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It will not be an easy ride for Emelie and Maud Gobert will make sure of that. Maud placed 2nd at ITT in 2014 and although she races lees now than in the past, on her day she can still make her presence felt.

Anne Lise Rousset placed 4th at the IAU World Championships and although she has great potential for top 5 or maybe even the podium, I don’t see her coming close to Emelie on a course like this.

Magdalena Laczack however may well prove to be the dark horse of the race and is my top tip for 2nd place and should Emelie falter, Magdalena could possibly take the victory? Her 3rd place behind Emelie and Frosty at the Skyrunning World Championships (80km) in Chamonix confirms this.

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Nuria Dominguez is an ever present on the Skyrunning circuit and always gets the job done. She has placed top 10 at Transgrancanaria, Zegama-Aizkorri, Dolomites SkyRace, Trans D’Havet, Limone Extreme and so on. Top 5 is a distinct possibility and most certainly a podium contender on a good day!

Beth Cardelli is one of the strongest runners in the Southern Hemisphere and won one of the shorter races at ITT in 2013. Climbing and long distance running is her forte and I am sure if she is making the journey from Australia she will be fired up for a great run. Recently she placed 4th at Mt Difficulty and 3rd at Buffalo Stampede when Landie Greyling topped the podium.

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Ester Alves seems to be running everything at the moment. I would say ‘too much’ for her to have any potential for the podium at ITT but she may well make the top 5 and top 10 should be guaranteed if all goes well. Recently she placed 2nd behind Stevie Kremer at Ultra SkyMarathon Madeira.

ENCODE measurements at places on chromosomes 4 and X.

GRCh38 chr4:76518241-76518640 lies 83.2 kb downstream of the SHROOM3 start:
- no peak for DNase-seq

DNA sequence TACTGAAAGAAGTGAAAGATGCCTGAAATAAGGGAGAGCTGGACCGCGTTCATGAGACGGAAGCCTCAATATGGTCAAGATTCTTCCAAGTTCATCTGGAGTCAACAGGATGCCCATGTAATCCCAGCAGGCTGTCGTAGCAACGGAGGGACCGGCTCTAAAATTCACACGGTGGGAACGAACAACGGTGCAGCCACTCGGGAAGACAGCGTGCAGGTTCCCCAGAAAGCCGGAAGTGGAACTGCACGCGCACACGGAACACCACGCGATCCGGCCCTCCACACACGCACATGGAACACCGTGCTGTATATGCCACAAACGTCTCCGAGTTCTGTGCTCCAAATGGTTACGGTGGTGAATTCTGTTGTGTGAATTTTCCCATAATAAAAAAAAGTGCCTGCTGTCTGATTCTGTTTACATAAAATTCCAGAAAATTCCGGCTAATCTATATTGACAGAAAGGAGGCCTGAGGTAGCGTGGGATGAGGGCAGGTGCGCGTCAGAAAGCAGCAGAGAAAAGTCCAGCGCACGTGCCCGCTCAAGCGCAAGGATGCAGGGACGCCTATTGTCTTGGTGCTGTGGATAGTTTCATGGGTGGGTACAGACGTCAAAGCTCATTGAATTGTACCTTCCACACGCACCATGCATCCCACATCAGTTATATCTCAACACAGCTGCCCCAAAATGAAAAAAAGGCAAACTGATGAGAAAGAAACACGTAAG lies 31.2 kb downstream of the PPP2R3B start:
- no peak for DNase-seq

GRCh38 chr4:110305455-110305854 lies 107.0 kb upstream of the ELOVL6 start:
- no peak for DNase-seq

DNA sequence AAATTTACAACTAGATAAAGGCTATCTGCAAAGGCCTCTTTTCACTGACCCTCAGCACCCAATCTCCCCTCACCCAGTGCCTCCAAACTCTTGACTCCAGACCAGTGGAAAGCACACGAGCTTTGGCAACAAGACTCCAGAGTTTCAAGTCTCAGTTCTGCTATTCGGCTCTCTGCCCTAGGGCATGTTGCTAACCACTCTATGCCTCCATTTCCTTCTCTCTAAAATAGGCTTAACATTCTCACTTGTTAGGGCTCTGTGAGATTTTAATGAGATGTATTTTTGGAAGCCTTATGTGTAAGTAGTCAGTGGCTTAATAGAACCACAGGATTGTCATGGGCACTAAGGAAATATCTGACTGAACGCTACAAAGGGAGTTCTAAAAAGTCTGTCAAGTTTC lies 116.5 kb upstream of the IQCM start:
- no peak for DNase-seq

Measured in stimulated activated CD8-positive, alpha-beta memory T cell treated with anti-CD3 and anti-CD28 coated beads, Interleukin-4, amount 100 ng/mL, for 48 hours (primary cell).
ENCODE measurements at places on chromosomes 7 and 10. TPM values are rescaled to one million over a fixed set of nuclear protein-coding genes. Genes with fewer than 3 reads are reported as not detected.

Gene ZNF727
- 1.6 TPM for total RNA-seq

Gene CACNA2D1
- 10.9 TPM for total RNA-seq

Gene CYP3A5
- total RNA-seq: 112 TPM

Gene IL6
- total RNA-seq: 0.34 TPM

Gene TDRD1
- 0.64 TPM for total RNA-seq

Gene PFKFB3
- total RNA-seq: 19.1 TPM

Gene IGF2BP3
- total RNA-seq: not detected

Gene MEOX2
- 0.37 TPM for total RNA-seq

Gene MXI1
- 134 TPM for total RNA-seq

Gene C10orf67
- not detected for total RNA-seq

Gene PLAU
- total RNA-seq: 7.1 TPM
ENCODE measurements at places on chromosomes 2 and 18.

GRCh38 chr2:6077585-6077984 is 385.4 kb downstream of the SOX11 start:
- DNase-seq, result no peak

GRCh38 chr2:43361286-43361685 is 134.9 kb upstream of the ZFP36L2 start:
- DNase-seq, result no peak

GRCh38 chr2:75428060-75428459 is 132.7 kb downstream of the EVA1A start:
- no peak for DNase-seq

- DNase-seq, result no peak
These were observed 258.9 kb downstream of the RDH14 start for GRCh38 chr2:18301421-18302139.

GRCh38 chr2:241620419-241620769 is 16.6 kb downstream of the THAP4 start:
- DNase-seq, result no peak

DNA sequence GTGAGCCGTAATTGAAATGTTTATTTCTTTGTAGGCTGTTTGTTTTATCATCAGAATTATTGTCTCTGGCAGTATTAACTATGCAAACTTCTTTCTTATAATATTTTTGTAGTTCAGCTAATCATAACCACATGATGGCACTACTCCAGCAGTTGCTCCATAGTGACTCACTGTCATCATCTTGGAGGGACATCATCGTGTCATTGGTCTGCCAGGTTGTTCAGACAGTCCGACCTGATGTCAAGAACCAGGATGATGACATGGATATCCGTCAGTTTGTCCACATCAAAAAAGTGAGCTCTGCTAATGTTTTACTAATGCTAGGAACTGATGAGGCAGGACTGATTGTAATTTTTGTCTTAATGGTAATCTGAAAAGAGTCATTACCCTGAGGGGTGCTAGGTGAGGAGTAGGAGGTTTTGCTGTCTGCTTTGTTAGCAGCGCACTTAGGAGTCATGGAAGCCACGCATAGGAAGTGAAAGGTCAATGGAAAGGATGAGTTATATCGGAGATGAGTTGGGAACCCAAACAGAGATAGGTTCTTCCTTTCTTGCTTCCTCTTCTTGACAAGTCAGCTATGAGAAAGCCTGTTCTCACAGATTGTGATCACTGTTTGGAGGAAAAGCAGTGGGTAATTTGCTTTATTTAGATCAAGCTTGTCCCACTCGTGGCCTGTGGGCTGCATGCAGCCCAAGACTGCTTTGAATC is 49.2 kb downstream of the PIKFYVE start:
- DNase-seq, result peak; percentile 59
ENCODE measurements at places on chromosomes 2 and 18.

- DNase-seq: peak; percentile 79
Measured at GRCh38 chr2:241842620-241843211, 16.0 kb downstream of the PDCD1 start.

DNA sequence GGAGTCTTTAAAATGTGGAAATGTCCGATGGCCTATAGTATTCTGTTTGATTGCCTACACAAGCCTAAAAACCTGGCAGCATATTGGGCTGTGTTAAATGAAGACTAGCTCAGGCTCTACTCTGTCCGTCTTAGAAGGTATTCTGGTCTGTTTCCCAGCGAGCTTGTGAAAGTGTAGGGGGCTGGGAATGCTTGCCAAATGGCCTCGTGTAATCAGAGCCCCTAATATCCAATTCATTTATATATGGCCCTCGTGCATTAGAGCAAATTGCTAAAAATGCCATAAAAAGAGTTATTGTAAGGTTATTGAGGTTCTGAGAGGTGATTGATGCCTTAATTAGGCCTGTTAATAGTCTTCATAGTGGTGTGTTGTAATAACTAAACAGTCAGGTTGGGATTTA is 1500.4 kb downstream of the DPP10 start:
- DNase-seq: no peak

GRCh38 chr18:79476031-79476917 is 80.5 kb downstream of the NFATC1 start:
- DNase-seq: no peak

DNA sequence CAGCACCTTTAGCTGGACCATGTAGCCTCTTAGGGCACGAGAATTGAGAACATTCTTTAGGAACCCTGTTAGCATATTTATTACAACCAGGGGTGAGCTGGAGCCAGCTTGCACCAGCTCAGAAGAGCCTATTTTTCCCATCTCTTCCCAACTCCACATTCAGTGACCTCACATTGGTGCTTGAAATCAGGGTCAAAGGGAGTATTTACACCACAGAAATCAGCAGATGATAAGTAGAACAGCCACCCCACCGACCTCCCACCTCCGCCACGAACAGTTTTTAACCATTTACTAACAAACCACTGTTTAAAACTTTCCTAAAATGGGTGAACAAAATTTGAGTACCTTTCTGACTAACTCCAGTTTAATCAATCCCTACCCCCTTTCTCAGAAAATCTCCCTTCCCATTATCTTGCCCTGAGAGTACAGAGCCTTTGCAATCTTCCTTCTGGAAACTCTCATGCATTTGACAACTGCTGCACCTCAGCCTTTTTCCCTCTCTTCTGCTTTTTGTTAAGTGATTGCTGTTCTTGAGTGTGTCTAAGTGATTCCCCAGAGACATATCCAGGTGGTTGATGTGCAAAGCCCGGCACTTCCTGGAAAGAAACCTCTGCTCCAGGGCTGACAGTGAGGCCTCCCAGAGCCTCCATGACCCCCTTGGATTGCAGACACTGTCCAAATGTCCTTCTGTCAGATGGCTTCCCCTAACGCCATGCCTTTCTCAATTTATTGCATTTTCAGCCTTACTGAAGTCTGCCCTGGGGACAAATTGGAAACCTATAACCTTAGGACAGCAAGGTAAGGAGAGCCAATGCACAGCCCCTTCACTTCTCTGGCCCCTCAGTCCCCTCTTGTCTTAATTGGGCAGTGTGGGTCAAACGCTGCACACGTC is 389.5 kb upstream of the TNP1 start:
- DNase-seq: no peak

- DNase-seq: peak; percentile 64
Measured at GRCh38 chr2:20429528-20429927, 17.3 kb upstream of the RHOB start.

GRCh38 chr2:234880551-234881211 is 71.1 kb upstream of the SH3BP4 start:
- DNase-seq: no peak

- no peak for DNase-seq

Ones to watch:

Ragna Debats, Frederica Boifava, Anna Strakova, Sarah Vieuielle and Virginie Govignon.

*****

The Ice Trail Tarentaise weekend is also renowned for the Bellevarde Vertical Kilometer, which was reintroduced in 2014.

The course is a tough one, which may include snow although this looks unlikely after recent high temperatures throughout Europe. This race may well prove to be very exciting, as Francois Gonon will run after his recent excellent CR on the vertical slopes in Chamonix.

Ones to watch:

Men

  • Francois Gonon
  • Nejc Kuhar
  • Marco Moletto
  • Ferran Teixido
  • Xavier Teixido
  • William Bon Mardion
  • Eirik Haugsness
  • Remi Bonnet

 

Ladies

  • Laura Orgue
  • Stephanie Jimenez
  • Emelie Forsberg (tbc)
  • Azara Garcia
  • Therese Sjursen
  • Erika Forni
  • Serena Vittori
  • Ekaterina Mityaev
  • Zhana Vokueva

Follow the racing in images and words on this website, on Facebook.com/iancorlessphotography on Twitter @talkultra and on Instagram @iancorlessphotography

Race Tweets will come to you via @skyrunning_com and on the Skyrunning Facebook page.

How is your Posture? Part Trois – Marc Laithwaite

Image ©www.mbmyoskeletal.com

                                              Image ©www.mbmyoskeletal.com